Humankind’s constant search for renewable sources of energy has yielded some excellent bioenergy alternatives, such as algae-derived biodiesel. Researchers have applied transesterification reactions to produce biodiesel from the oil that algae generate via photosynthesis. But the road from algae to biodiesel is not as straightforward when it comes to teaching students the underlying chemistry. The complexity of the theoretical aspects of biodiesel production comes with the hazards of its practical aspects.
Students, therefore, need some innovative and engaging teaching methods to learn about bioenergy production from algae. These methods should be stimulating enough to teach them the chemistry of biofuel generation. And they should be engaging enough to help the students retain and recall all necessary safety information when in need. Here are five ways to teach algae-derived bioenergy production so students can become competent in it while being safe:
With bioenergy production from algae, a crucial task is to teach how to work with hazardous chemicals to produce biodiesel. In such cases, it is best to let the students work with interactive models before graduating to the real-lab experience. These models keep the students engaged while thoroughly ingraining safety-related information.
For example, Labster’s ‘From Algae to Bioenergy’ virtual lab teaches the students about hazard identification skills. At the same time, the students also learn the theoretical details of the biodiesel production reaction.
Scientific experiments have strict stepwise protocols which can seem tedious to beginners. One erroneous reagent addition, or even a slight difference in incubation temperature can drastically alter the outcome of an experiment. Students might find learning through games and activities a happy distraction from the world of protocols and precision.
While producing bioenergy from algae is a noble pursuit, it is not free from potential chemical safety hazards. The conversion of algal oil into biodiesel requires the use of harmful organic solvents such as methanol and hexane. This means that students need adequate safety training before they can conduct the conversion reaction in the lab. It makes perfect safety sense to first provide chemical safety training through technology-aided methods like simulations and virtual reality.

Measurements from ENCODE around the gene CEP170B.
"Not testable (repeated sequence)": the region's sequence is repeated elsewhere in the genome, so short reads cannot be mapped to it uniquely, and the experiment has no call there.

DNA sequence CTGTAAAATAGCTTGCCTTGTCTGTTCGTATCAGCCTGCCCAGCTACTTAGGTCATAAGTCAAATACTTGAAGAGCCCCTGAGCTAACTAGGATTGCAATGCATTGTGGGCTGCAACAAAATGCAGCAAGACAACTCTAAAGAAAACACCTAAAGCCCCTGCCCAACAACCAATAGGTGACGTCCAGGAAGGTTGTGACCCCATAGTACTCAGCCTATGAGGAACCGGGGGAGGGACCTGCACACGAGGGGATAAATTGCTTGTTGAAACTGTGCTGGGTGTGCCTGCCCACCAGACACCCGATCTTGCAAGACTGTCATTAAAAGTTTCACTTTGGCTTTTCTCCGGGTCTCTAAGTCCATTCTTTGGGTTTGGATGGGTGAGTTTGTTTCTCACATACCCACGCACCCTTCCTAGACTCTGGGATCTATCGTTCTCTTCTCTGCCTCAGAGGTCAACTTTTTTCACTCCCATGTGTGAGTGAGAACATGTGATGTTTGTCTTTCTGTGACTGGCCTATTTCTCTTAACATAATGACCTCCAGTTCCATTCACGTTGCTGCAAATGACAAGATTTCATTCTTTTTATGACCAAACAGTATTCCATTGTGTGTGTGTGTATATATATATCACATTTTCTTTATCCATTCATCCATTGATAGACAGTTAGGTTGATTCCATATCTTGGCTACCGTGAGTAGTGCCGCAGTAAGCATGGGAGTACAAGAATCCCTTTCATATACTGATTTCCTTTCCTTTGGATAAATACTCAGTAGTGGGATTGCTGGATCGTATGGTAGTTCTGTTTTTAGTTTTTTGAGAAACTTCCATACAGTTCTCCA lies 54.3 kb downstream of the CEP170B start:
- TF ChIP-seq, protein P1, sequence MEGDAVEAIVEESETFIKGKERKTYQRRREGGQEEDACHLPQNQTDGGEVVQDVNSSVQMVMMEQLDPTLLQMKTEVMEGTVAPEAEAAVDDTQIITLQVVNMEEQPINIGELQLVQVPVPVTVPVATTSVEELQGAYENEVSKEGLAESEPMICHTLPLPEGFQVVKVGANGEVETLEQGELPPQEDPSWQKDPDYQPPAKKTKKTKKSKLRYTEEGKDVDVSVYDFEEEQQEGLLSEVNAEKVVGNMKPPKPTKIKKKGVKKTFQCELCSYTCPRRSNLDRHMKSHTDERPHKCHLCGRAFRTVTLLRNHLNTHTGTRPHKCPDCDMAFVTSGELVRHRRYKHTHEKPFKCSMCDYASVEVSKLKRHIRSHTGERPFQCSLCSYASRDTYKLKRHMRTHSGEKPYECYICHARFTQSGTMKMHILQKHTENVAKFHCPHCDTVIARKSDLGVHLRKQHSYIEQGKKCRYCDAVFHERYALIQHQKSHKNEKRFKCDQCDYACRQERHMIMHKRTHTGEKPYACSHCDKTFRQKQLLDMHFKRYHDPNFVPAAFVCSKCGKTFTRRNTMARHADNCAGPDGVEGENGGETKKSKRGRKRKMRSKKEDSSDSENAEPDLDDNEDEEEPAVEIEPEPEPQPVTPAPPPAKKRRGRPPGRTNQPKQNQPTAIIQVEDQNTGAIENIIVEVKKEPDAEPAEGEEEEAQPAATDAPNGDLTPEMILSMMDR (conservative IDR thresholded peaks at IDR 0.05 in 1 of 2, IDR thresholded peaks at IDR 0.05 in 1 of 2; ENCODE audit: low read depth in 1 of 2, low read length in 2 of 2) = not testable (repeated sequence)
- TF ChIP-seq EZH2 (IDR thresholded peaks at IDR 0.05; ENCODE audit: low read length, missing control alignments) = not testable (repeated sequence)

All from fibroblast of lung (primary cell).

For example, Labster’s ‘From Algae to Bioenergy’ virtual lab teaches the students safe use of the equipment that facilitates transesterification. Students learn how to use the fume hood as a safety control where the reaction occurs in a hazard-free manner. They also learn to safely use the heated magnetic stirrer which mixes the reagents at a definite temperature.
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In today’s competitive world, perhaps no perk for learning is as inspirational as a lucrative career opportunity. If students realize that learning something complex today can build an entire career in the future, their interest will heighten.
Discuss with your students how they could professionally use the chemistry of converting algal oil into biodiesel. They could become environmental engineers who exert a positive impact on the environment through biodiesel production. They could also choose to be chemists who work on improving the efficiency of the transesterification reaction to produce biodiesel.
Students may have little motivation to study ‘transesterification’ unless they know of its utility in relatable real-world applications. Connect the topic to real-world scenarios to motivate your students. When you tell them that transesterification produces biodiesel – perhaps our future go-to fuel – they may respond favourably to the topic. A monotonous lesson could suddenly become exciting.
In Labster’s ‘From Algae to Bioenergy’ virtual lab, students learn about the sustainability and environmental protection of algae. Learning about these real-world issues grounds the students’ perception of biodiesel production in the current reality of the field.
Converting algal oil to biodiesel is a complex topic to teach because of its many moving parts. The chemistry of the conversion reaction, the ecological logistics of the process, and the safety of the researchers performing the reaction are all different interlinked sections of the topic. Educators must weave these ideas together in an engaging way, and the methods we have discussed here do exactly that.
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